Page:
Javier rides early 5-spot in twin-bill opener

August 25th, 2020

HOUSTON -- The tweaks and adjustments 23-year-old Astros starting pitcher is making as he weaves his way through his first big league season would typically be something he would be doing in the Minor Leagues if 2020 was a normal year.

With numerous injuries to their pitching staff, the Astros have seen Javier make subtle modifications while facing some of the best players in the world. And on Tuesday afternoon at Minute Maid Park, he had enough to hold the Angels to three runs and three hits while striking out five batters in 5 2/3 innings in a 6-3 win in Game 1 of a doubleheader.

“I felt good out there,” said Javier, ranked by MLB Pipeline as the team’s No. 5 prospect, through an interpreter. “I felt my pitches were falling when I needed them to be, and I felt I made good adjustments as the game went along.”

The adjustment this time was getting a little bit more behind the ball, because Javier felt like he was cutting off his delivery somewhat. That allowed him to rebound from a rough start Thursday in Colorado in which he gave up three runs and seven hits in 3 2/3 innings.

“Obviously, it’s been a little bit tough to have a learning curve at the big league level,” Javier said, “but I’ve done a good job being able to establish myself and learn all at the same time at this level.”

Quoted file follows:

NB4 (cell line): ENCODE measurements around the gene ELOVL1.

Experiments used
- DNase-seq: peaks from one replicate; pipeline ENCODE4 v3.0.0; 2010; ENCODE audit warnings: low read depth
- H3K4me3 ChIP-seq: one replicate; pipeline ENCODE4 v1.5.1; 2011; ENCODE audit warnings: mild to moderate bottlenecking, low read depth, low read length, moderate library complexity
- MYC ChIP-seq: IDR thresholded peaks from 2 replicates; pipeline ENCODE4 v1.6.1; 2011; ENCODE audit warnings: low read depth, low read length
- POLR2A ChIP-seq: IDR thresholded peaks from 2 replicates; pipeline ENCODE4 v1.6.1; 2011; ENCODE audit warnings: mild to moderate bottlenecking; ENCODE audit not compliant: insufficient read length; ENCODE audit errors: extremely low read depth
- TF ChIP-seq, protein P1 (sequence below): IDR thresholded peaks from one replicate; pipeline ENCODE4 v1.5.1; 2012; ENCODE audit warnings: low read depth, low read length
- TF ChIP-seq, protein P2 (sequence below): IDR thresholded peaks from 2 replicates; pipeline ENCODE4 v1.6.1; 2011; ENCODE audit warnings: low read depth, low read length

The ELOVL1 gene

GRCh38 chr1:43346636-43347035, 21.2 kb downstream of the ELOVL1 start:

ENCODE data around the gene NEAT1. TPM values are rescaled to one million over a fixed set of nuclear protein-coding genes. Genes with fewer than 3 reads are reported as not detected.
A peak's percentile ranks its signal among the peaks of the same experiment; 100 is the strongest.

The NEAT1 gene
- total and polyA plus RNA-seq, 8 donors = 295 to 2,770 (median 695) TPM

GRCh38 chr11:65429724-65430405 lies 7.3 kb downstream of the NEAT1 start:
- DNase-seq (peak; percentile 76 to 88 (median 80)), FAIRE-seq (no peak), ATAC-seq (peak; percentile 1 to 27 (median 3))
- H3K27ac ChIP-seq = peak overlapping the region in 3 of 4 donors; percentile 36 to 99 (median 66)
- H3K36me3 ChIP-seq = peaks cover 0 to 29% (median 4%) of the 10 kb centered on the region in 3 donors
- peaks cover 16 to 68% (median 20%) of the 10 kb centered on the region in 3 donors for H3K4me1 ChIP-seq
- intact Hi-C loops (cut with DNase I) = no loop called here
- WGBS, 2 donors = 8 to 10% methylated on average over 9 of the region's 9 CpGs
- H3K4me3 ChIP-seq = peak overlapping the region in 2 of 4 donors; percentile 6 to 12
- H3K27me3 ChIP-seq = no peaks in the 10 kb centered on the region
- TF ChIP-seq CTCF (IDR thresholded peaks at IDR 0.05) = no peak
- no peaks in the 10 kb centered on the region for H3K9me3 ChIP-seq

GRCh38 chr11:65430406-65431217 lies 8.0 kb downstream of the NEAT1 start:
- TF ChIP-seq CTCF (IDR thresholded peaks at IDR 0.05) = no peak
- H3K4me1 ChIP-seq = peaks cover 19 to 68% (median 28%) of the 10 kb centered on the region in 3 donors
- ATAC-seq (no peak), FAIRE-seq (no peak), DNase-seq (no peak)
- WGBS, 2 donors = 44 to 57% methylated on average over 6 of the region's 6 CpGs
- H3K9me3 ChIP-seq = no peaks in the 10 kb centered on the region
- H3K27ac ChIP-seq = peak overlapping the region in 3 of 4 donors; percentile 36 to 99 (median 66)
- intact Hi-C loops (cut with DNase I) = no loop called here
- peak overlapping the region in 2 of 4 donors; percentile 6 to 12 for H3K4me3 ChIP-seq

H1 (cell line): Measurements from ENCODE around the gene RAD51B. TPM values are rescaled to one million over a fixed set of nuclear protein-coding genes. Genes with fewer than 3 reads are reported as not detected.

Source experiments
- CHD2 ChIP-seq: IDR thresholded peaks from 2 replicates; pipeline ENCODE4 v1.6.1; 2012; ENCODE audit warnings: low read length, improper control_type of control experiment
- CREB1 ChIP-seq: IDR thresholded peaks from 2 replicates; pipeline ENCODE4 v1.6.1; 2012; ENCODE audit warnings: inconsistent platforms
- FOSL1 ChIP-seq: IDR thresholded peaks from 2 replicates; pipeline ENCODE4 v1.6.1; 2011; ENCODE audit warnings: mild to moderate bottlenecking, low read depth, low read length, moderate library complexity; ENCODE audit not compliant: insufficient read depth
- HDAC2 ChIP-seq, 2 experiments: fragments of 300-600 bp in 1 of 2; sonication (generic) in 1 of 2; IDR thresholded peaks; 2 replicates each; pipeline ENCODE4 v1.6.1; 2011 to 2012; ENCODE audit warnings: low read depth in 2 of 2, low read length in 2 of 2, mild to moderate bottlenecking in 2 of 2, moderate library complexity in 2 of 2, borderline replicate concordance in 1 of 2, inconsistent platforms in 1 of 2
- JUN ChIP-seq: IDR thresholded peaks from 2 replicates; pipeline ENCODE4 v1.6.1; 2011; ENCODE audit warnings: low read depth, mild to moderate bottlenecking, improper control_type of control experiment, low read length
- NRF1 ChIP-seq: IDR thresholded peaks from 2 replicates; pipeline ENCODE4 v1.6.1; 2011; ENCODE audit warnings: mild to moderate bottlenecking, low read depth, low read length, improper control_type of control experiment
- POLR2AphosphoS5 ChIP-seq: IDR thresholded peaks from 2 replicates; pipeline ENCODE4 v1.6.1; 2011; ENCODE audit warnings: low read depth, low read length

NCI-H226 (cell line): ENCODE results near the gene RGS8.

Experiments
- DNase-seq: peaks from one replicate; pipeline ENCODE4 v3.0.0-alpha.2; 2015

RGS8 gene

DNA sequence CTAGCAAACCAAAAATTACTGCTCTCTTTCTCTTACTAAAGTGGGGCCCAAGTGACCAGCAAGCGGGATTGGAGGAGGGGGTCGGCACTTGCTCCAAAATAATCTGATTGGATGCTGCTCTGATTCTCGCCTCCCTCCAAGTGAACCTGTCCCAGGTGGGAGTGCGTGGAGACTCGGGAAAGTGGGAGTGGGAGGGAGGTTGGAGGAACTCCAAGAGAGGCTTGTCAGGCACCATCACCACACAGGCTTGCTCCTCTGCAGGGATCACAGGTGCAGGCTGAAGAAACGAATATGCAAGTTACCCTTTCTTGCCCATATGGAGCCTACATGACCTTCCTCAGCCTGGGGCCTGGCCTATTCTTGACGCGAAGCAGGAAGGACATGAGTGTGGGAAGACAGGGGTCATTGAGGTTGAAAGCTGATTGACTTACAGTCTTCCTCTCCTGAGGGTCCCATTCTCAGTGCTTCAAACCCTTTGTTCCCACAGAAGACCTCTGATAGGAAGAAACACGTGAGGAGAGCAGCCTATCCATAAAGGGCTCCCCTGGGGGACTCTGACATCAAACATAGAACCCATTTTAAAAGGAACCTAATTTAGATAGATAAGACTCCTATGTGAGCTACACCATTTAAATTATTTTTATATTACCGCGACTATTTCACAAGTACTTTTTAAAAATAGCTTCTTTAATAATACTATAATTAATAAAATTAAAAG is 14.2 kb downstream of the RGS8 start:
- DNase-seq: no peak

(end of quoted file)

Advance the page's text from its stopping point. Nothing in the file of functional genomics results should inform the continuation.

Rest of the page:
Javier (3-1) retired 12 of the first 13 batters he faced and didn’t allow a hit until an RBI single by Jason Castro in the fifth inning. He threw 89 pitches (58 strikes) and got eight swinging strikes on a fastball that averaged 92 mph.

“He was much better,” Astros manager Dusty Baker said of Javier. “He had a real good changeup, and the ball was coming out hot. Even though the radar wasn’t hot, it looks like the hitters weren’t picking it up. He had a lot of life on it. We took him as far as we could go because they had some dangerous hitters coming up there.”

The Astros sent 10 batters to the plate in the first inning and scored five times to give the rookie some early breathing room. After a costly throwing error by Angels starter José Suarez allowed a pair of runs to score, Houston got an RBI single from Josh Reddick and a two-run, bases-loaded single from Jack Mayfield to make it 5-0.

Baker felt the Astros left more runs on the table as the game wore on.

“We’ve been getting the large crooked number in an inning, but we’ve got to add on from there, because they were still within three runs,” Baker said. “A three-run homer and they tie the game on us. We’ve got to get better at the add-on runs and put them away. Just right now, it doesn’t seem like we have the killer instinct to really put them away, but we’ll get it.”

The doubleheader was scheduled after Major League Baseball moved up Thursday’s series finale because of an approaching hurricane. Earlier Tuesday, MLB rescheduled Wednesday’s game between the clubs, leaving Tuesday’s second game as the finale of the series.